Last night, all the neighbors in Blue-Merle Country got together to honor Joe the Wino, hero of The Wine Summit hosted by Sarah Palin earlier in the week. They slaughtered a pig and roasted it and there were more than 100 people and more than 100 bottles of wine. What do you bring as a gift to a pig-pickin' party where the host has everything? I found the answer: Stone Beer. We were proud of Joe who, according to press reports, managed not to make a fool of himself. And I was glad that he honored us by requesting our wine. "Joe, what did Sarah think of the Blue-Merle wine?"
"Well partner, she's a Syrah drinker, K Syrah, Sarah."
"Shakespeare. Good one, Joe."
"When I poured her a glass of your 2007 Petit Verdot she said it was very floral. From her purse she pulled out a bottle of Channel #19 and emptied it. Then filled it to the top with your wine and sprayed it on."
"She's got class. I'm beginning to like her."
"I told her about a good follow-on to Cash for Clunkers our tech group had come up with: 'Cash for Klunkware.'
"I don't get it."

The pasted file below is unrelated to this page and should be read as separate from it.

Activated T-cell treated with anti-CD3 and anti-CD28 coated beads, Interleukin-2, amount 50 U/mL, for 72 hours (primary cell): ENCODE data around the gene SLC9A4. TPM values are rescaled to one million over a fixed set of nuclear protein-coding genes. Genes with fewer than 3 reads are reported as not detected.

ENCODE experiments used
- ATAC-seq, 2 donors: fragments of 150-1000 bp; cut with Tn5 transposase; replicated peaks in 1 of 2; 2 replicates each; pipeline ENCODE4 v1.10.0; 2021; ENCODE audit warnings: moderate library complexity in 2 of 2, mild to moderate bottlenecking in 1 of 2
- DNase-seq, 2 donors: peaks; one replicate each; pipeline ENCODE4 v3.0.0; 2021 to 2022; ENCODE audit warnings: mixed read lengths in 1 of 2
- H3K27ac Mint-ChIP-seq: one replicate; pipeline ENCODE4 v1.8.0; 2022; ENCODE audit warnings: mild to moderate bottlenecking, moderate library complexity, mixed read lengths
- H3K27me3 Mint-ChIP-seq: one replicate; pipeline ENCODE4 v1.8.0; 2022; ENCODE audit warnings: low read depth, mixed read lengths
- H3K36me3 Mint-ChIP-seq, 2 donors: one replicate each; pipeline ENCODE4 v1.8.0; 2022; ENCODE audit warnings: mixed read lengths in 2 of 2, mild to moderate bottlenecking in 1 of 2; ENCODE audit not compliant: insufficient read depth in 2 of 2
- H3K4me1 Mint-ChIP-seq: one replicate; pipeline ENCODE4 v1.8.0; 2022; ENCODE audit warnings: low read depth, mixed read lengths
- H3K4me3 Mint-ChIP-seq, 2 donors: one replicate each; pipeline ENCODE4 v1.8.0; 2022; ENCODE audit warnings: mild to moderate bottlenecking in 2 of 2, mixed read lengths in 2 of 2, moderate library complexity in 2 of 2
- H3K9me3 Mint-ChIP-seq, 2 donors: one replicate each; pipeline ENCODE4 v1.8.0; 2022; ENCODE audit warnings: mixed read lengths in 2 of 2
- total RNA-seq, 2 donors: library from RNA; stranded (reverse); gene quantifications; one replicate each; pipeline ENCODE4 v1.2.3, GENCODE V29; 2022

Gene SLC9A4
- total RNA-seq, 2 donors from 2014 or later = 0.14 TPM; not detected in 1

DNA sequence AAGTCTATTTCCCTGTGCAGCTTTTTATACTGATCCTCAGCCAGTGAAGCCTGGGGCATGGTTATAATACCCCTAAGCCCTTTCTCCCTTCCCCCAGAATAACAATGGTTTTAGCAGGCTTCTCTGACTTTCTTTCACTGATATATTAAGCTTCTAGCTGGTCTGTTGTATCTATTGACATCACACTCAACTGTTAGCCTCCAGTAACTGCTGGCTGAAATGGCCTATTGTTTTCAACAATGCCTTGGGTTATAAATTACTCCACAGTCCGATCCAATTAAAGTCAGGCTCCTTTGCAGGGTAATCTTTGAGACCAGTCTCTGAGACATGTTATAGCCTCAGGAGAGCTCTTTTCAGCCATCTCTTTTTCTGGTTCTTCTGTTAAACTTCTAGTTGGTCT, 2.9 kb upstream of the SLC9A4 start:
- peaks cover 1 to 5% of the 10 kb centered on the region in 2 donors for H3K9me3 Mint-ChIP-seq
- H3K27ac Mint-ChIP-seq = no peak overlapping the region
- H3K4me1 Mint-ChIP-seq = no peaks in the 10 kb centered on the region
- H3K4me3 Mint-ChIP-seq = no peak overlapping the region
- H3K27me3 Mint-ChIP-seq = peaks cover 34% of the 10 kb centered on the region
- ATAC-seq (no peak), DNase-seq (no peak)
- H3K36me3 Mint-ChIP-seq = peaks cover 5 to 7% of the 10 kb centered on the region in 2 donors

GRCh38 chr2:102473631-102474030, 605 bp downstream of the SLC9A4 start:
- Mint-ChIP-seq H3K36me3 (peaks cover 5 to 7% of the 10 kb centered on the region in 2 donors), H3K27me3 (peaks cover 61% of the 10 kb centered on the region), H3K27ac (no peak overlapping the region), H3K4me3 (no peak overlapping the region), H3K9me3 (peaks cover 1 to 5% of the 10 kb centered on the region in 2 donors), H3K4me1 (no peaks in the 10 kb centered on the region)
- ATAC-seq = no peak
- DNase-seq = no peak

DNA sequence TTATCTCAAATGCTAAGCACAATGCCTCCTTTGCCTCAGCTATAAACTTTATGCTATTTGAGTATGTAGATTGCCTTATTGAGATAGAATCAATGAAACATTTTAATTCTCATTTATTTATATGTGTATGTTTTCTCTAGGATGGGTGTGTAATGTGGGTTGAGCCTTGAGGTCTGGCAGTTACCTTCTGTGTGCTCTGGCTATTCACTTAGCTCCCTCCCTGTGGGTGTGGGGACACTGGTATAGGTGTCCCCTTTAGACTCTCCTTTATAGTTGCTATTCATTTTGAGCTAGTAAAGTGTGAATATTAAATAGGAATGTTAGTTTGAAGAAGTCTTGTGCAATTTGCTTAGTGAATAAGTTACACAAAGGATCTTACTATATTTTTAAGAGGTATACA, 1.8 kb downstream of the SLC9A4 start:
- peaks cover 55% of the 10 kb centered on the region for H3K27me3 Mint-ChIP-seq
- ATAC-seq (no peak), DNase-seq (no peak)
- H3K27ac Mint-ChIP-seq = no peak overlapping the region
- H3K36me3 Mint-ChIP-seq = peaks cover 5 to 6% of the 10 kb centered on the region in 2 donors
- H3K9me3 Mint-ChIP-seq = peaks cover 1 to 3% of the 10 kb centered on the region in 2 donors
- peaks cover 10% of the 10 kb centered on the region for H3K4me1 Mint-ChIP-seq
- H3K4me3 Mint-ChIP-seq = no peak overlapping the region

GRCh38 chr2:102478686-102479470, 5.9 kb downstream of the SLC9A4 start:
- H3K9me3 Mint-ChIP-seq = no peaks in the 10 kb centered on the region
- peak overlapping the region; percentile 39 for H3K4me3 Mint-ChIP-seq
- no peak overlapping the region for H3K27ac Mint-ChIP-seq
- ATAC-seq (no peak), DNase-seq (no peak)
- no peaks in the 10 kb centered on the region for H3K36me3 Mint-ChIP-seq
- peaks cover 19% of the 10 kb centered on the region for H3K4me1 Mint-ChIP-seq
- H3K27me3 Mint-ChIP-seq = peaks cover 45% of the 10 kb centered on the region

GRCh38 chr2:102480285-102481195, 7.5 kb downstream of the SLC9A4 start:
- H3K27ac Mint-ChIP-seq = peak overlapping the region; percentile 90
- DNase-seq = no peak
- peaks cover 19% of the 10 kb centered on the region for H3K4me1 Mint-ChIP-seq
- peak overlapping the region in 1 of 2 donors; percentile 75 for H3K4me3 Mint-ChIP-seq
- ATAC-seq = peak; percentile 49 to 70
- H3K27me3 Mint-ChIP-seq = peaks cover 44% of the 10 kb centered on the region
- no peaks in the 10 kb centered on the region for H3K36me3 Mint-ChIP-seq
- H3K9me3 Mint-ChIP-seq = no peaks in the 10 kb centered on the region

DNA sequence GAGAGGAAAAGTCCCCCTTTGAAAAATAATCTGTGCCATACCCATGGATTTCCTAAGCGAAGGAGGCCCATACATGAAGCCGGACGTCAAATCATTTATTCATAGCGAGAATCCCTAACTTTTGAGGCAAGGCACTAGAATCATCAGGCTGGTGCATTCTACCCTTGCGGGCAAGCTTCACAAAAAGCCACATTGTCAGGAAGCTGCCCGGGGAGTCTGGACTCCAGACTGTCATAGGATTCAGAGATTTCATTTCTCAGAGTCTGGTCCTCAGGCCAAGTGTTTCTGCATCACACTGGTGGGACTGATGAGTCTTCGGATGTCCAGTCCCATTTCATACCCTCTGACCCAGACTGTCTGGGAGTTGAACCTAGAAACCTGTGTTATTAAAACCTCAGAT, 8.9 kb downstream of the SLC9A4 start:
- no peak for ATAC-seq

"You see, millions of people have old computers running old software. Under this new stimulus, the government will allow Americans to turn in their old software and receive a voucher to purchase new software."
"Brilliant. And who's going to pay for it? Microsoft?" Joe doesn't like Microsoft.
"How did you know?"
Dinner was served and Joe brought out the roasted pig wearing a Banana Joe's hat, sunglasses, a long sleeve linen shirt rolled up above the pig's knuckles and a Cuban cigar. The Queen would have nothing to do with this mockery and boycotted the event, saying it would bring bad luck. As the sun set and the moon rose the coyotes in the valley woke from their slumber and gave a first call.
"Joe, with all those coyotes living in the valley on your property, isn't there a problem with them chewing your drip lines?"
"Naw, I water them with a water trough. Since I started doing that, I haven't lost a drip line." I guess it kept them from chewing our drip lines also. "Drink at Joe's" must be what the coyotes around here say.
The next morning as I walked though the vineyard and came to the spot where the chipmunk was tangled in the net I found no chipmunk; only a hole in the net. He had been ripped out by a coyote. Another useful function served by Mr. Coyote.